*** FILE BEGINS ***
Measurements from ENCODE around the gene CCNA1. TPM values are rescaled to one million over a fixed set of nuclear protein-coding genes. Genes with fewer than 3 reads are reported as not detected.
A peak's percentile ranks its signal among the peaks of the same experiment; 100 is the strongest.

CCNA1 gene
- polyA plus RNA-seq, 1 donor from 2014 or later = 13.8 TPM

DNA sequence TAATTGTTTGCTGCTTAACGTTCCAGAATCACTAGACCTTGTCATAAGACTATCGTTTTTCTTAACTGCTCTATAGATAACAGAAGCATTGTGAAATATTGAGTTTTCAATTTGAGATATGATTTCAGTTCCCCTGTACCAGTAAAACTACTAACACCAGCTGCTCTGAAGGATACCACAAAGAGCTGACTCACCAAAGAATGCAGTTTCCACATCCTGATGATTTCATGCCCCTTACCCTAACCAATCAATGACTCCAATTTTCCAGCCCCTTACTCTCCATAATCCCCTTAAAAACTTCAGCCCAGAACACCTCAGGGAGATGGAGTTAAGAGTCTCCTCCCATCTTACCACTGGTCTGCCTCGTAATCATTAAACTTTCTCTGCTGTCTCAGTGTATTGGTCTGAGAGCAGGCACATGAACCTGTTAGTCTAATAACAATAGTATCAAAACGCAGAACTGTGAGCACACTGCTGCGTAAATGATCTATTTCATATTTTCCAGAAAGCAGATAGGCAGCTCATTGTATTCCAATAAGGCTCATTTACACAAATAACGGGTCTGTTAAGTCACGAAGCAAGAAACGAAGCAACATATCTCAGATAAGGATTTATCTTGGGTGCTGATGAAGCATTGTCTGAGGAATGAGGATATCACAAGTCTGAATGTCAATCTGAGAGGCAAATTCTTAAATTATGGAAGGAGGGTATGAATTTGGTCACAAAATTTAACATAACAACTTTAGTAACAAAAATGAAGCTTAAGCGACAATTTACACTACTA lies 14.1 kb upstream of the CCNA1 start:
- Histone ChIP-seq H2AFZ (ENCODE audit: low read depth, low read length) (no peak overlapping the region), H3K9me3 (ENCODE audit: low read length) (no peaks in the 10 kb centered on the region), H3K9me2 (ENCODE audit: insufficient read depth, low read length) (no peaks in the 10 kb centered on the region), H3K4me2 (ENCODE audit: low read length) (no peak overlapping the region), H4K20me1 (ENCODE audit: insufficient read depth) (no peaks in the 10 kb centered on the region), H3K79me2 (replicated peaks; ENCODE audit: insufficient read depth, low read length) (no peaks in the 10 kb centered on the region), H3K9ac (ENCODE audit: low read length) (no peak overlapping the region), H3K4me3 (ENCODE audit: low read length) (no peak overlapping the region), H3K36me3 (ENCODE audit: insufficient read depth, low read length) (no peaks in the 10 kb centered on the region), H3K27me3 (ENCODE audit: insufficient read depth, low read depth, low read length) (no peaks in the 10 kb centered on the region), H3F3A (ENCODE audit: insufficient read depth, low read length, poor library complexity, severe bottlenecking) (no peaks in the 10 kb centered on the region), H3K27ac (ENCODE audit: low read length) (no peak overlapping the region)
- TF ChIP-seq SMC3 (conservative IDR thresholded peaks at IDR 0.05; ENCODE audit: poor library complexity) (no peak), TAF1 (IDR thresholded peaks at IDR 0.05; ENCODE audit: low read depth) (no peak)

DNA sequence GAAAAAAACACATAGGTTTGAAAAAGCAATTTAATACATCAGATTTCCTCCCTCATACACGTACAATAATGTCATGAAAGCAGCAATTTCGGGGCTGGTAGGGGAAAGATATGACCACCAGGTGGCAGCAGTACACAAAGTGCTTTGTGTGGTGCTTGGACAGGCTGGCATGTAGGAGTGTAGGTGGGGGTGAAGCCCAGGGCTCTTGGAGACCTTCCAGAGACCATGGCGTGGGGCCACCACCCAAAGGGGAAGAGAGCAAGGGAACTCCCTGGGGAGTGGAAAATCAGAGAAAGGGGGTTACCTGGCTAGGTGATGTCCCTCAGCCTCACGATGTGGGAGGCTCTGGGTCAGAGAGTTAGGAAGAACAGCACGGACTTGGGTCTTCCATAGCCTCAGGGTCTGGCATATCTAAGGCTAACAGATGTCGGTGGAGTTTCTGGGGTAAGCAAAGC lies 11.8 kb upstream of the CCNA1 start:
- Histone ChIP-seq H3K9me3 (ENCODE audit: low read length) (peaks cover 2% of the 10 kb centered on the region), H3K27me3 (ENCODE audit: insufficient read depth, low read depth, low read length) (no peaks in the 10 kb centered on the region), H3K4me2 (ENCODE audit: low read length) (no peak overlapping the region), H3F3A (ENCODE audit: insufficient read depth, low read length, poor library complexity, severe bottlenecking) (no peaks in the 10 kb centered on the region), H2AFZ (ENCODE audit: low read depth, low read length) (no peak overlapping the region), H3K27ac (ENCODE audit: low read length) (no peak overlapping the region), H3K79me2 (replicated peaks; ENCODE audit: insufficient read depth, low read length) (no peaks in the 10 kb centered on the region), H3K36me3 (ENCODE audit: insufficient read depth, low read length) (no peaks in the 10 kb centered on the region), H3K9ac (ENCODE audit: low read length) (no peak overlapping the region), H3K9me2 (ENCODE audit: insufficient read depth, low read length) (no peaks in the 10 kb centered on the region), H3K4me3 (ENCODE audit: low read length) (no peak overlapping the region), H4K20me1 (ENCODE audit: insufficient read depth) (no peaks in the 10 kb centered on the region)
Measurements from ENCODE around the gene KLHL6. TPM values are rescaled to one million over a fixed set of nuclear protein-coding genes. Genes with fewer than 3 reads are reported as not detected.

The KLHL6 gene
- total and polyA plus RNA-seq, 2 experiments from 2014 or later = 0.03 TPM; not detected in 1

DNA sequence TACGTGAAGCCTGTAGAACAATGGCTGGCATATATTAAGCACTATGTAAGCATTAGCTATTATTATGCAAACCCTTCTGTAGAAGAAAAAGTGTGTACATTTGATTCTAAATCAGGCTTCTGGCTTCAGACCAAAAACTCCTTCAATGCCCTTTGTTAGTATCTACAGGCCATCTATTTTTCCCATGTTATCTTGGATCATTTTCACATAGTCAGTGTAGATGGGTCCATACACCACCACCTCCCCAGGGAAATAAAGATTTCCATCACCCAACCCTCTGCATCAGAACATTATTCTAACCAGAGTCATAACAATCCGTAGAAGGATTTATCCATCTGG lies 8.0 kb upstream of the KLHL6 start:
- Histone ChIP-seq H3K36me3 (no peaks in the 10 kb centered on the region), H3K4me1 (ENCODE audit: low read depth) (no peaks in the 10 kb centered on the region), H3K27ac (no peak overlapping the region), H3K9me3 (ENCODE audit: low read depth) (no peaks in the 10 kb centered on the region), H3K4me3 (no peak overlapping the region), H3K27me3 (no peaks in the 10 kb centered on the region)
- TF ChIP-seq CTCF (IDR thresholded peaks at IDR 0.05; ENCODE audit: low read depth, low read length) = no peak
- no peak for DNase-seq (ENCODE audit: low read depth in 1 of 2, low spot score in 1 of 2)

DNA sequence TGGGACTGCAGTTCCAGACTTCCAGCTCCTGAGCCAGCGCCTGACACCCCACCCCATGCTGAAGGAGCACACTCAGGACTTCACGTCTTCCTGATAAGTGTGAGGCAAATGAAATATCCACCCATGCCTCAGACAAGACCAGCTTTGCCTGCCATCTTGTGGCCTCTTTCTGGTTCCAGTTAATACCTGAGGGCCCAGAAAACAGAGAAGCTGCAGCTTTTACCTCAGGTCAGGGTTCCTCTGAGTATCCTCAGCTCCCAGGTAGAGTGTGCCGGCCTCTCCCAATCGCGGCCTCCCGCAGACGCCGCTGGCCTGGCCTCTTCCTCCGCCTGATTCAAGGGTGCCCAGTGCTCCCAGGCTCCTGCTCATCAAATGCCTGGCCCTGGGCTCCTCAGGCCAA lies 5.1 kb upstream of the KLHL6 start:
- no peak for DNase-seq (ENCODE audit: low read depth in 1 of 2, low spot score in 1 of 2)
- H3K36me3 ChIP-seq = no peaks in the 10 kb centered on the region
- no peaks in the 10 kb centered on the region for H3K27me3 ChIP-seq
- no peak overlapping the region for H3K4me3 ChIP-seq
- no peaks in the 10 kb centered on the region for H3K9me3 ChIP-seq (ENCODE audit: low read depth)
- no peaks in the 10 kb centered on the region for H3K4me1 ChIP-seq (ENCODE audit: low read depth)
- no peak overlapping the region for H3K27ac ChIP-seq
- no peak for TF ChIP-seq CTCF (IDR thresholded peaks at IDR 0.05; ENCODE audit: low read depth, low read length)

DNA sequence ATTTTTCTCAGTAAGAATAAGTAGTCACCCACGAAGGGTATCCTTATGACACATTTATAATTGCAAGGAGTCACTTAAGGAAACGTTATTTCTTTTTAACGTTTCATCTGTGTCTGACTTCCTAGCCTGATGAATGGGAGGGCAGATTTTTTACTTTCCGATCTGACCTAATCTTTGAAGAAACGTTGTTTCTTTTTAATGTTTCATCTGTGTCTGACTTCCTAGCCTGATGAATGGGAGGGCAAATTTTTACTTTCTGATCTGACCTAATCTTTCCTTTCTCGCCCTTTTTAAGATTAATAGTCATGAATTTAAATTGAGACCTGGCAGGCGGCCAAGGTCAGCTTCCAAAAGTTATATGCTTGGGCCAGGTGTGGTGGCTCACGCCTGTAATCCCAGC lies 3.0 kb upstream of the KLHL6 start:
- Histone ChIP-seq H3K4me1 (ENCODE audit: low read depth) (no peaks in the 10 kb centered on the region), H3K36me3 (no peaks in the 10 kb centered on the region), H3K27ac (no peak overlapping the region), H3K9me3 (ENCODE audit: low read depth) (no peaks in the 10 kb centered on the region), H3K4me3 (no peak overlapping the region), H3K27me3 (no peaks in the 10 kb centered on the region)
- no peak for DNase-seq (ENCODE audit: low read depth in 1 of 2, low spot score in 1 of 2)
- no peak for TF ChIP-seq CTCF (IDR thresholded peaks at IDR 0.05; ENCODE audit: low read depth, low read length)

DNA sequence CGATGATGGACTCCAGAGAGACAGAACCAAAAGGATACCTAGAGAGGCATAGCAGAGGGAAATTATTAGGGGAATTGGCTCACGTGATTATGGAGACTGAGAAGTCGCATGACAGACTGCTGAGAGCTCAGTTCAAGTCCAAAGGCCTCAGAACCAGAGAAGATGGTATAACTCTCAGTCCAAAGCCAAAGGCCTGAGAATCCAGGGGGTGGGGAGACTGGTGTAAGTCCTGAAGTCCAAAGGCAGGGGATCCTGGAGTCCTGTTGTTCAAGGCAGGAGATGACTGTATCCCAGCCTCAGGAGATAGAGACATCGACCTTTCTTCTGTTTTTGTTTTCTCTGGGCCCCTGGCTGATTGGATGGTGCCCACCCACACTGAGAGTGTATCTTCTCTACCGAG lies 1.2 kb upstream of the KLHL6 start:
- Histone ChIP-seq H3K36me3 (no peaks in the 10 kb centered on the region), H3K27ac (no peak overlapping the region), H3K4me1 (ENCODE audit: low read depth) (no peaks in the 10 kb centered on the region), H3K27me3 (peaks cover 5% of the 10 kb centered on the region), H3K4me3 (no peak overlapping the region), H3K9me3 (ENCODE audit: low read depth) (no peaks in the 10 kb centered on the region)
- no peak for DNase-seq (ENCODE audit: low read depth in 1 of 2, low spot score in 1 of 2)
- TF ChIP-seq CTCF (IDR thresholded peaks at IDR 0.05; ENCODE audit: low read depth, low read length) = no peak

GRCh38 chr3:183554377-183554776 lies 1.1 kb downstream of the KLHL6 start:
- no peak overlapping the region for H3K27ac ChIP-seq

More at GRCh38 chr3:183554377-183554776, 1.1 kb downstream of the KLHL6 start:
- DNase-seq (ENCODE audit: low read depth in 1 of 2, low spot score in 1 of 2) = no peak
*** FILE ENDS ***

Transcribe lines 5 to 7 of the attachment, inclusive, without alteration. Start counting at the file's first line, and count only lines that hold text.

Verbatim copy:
DNA sequence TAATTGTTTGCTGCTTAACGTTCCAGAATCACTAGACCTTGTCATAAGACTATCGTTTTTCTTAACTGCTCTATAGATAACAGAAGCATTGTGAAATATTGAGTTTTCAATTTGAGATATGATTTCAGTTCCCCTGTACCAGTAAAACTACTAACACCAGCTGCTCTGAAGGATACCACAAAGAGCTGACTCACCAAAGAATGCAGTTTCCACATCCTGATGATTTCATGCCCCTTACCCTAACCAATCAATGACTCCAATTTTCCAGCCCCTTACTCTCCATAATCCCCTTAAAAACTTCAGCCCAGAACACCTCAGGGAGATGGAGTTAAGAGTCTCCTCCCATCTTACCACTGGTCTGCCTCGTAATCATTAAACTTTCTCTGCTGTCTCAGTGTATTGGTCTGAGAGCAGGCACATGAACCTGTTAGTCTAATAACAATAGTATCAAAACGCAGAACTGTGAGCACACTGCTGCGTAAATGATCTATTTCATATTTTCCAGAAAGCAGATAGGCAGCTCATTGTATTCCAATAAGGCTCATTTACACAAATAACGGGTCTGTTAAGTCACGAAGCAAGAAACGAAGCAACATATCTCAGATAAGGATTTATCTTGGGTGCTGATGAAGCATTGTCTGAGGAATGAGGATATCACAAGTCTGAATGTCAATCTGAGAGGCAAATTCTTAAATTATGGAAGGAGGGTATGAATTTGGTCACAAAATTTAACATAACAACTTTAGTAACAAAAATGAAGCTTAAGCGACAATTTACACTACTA lies 14.1 kb upstream of the CCNA1 start:
- Histone ChIP-seq H2AFZ (ENCODE audit: low read depth, low read length) (no peak overlapping the region), H3K9me3 (ENCODE audit: low read length) (no peaks in the 10 kb centered on the region), H3K9me2 (ENCODE audit: insufficient read depth, low read length) (no peaks in the 10 kb centered on the region), H3K4me2 (ENCODE audit: low read length) (no peak overlapping the region), H4K20me1 (ENCODE audit: insufficient read depth) (no peaks in the 10 kb centered on the region), H3K79me2 (replicated peaks; ENCODE audit: insufficient read depth, low read length) (no peaks in the 10 kb centered on the region), H3K9ac (ENCODE audit: low read length) (no peak overlapping the region), H3K4me3 (ENCODE audit: low read length) (no peak overlapping the region), H3K36me3 (ENCODE audit: insufficient read depth, low read length) (no peaks in the 10 kb centered on the region), H3K27me3 (ENCODE audit: insufficient read depth, low read depth, low read length) (no peaks in the 10 kb centered on the region), H3F3A (ENCODE audit: insufficient read depth, low read length, poor library complexity, severe bottlenecking) (no peaks in the 10 kb centered on the region), H3K27ac (ENCODE audit: low read length) (no peak overlapping the region)
- TF ChIP-seq SMC3 (conservative IDR thresholded peaks at IDR 0.05; ENCODE audit: poor library complexity) (no peak), TAF1 (IDR thresholded peaks at IDR 0.05; ENCODE audit: low read depth) (no peak)